I think back when these guys placed, colluding was widespread. The three of them might have colluded, but most likely so was everyone else. It was probably almost like a team game then.

12-02-2005, 08:44 PM
Regarding the Big Game, I'd think 'collusion' is extreme. Anyone who comes into that game is going to be an underdog because of a) the competition b) the structure c) the stakes. The regulars are going to individually target the weak guy and have to respect one another's games. They're individualy working towards the same goal. They each understand this arrangement is to their benefit, because its better to go up against the weaker players at the table. I doubt it goes beyond that.

12-02-2005, 09:08 PM
If they were some bunch of sharks waiting for a mark to roll into their game with a million to lose they wouln't play against each other everyday, and it is a rotating group of people, so are all the pros who attend just in on the big secret?

The big winners in the game are Ivey, Greenstein, Reese and Brunson if I remeber correctly, doesn't excactly seem like the closest in the bunch, reeese and brunson maybe, but other than that speculation and rumours are just silly.

Also they hardly need to collude to beat a rich fish, in fact I bet they would rather compete over who can get the most of his cash before he runs out instead of spreading it 14 ways (or how ever many are regulars).

12-02-2005, 11:25 PM
I can't say that Doyle, Amarillo and Sailor never colluded in a poker game, but I can say that they didn't always play in the same game - but they knew each others moves and styles because they discussed their play with each other after games. What better way to learn than to have two friends that also play a good game and then re-hash everything you've seen for the last 20 hours? I'm jealous.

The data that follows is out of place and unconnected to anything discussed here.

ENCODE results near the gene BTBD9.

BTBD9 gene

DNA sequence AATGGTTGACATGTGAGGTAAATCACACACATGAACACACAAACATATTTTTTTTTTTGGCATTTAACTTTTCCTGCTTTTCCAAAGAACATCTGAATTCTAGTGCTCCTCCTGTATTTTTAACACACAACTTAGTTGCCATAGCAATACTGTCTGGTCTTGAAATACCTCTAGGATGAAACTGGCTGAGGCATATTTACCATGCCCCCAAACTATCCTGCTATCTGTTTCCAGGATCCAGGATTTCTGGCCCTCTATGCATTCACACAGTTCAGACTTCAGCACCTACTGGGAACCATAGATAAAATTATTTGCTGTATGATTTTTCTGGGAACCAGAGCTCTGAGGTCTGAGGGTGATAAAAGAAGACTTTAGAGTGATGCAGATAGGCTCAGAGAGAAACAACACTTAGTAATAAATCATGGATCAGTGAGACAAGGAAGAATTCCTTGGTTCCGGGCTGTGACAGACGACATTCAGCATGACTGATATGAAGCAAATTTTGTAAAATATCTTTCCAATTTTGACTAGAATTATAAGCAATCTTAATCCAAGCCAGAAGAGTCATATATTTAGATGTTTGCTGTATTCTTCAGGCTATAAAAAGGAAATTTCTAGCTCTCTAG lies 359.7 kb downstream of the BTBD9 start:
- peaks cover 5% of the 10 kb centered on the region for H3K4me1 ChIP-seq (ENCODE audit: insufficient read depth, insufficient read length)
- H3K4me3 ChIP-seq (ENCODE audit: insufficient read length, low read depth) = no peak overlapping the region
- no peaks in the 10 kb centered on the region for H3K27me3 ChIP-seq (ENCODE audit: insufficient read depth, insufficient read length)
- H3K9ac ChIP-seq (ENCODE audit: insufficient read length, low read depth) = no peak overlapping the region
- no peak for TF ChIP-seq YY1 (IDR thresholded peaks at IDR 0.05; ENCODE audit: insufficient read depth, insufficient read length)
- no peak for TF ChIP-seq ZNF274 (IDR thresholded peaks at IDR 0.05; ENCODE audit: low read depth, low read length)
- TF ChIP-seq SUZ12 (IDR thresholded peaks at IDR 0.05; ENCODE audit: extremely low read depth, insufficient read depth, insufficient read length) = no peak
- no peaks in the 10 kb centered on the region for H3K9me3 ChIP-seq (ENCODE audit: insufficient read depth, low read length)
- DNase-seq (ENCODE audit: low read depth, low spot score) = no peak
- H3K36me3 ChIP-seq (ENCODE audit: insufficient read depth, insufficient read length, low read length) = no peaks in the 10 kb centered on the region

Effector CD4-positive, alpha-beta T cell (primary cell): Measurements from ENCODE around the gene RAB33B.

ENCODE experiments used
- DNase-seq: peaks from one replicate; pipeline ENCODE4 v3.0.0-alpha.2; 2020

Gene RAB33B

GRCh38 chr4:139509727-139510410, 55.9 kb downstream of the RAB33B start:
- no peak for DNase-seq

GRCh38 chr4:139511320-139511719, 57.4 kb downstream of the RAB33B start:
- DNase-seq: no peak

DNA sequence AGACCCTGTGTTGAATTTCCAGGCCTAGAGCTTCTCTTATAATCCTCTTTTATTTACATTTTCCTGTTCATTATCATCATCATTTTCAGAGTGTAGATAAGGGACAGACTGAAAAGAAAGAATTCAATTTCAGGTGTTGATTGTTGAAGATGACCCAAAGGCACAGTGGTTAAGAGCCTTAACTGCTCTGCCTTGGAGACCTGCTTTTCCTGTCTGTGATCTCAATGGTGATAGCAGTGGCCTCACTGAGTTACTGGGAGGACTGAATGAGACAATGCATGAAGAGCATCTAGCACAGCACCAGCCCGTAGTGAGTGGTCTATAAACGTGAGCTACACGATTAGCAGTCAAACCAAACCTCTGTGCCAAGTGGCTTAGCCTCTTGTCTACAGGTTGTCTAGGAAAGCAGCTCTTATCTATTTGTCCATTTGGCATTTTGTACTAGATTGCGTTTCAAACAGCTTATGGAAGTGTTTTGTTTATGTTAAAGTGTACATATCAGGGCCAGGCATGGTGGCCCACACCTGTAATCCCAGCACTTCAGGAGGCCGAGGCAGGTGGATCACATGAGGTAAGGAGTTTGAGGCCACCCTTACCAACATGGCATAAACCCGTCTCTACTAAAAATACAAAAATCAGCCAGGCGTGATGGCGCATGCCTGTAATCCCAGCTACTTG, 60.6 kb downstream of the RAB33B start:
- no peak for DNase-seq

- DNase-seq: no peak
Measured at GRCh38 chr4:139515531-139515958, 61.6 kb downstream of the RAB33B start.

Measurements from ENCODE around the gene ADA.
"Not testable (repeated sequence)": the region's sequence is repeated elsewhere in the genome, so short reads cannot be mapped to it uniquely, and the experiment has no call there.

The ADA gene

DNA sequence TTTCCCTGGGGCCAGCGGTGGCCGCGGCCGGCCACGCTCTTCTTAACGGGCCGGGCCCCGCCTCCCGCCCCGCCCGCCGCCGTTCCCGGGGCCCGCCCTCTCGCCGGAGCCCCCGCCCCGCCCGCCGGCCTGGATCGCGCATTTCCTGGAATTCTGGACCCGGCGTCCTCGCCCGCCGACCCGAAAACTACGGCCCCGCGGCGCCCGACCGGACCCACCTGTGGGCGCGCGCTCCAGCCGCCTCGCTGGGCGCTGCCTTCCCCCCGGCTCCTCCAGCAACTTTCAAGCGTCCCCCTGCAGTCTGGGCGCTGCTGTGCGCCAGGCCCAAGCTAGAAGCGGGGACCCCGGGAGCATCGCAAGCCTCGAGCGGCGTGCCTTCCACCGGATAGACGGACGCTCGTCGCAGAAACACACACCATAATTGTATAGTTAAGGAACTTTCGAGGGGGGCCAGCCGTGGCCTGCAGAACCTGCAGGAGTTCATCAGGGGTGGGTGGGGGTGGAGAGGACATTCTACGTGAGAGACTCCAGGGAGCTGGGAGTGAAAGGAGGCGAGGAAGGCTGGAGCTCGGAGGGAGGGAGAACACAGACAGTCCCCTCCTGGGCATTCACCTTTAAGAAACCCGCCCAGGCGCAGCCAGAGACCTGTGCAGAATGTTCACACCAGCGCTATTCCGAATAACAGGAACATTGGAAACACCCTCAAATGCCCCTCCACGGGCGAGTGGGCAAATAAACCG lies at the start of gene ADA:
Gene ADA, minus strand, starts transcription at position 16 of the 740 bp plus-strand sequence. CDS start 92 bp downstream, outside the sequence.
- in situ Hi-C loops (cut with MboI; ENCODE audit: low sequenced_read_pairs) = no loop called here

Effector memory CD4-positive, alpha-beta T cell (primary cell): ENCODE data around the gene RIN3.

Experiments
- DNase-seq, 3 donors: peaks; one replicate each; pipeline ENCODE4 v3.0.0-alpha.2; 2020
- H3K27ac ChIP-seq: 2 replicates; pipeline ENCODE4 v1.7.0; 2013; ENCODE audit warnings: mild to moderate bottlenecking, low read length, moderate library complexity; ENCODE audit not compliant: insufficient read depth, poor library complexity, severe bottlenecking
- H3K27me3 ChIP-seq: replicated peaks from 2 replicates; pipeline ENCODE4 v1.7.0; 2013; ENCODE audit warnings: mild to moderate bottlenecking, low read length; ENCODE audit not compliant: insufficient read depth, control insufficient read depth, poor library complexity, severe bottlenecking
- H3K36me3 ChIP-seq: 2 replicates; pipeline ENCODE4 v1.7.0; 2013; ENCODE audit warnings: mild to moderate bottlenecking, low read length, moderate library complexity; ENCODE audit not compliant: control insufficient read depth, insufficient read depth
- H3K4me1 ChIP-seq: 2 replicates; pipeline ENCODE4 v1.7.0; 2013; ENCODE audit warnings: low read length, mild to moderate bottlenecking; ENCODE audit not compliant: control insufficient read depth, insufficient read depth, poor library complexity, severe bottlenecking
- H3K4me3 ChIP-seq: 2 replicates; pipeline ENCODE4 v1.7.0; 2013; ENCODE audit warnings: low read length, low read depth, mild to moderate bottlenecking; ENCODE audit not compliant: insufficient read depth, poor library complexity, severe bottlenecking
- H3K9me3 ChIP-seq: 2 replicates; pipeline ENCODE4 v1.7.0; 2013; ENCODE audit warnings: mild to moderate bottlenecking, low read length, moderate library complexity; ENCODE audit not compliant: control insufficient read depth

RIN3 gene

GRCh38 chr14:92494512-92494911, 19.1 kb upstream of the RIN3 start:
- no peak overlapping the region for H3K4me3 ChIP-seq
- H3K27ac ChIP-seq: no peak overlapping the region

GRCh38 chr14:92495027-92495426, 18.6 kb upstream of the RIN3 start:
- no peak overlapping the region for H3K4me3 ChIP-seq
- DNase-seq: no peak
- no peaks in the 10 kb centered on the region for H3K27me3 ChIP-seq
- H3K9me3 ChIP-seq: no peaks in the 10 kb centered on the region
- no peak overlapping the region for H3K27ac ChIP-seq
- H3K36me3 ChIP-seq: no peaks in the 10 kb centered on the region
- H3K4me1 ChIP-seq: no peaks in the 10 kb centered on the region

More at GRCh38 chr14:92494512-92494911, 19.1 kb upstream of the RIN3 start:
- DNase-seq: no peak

Also, since most of the games they were playin in during the late 1950's and early '60's were held at "wealthy" rancher and oil men's homes (where you attended by invitation only), it is doubtful that the other players (like Johnny Moss, Jack Straus, Bob Hooks, Puggy Pearson etc.) would have allowed - or not seen any collusion going on. Nobody knows for sure, but I would bet against serious going on.

More on Doyle et. all: http://www.pokernews.com/news/2005/06/poker-legends-doyle-brunson.htm

Dogmeat /images/graemlins/spade.gif

12-03-2005, 02:54 AM
The big winners in the game are Ivey, Greenstein, Reese and Brunson if I remeber correctly, .

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It's my understanding that Jenn Harman is also a winner in that game

to see who's donating though just read DN's blog with updates on his dropping 150-200k there in a night,
and also keep in mind that they aren't exactly soft playing each other in
the props either. . .

12-03-2005, 05:26 AM
They were just sharing a bankroll to help with the fluctuations, not colluding. Also, back in the day when they were travelling, they were just as likely to walk into a rigged gamed so they needed some sort of protection. Tough to beat all of them.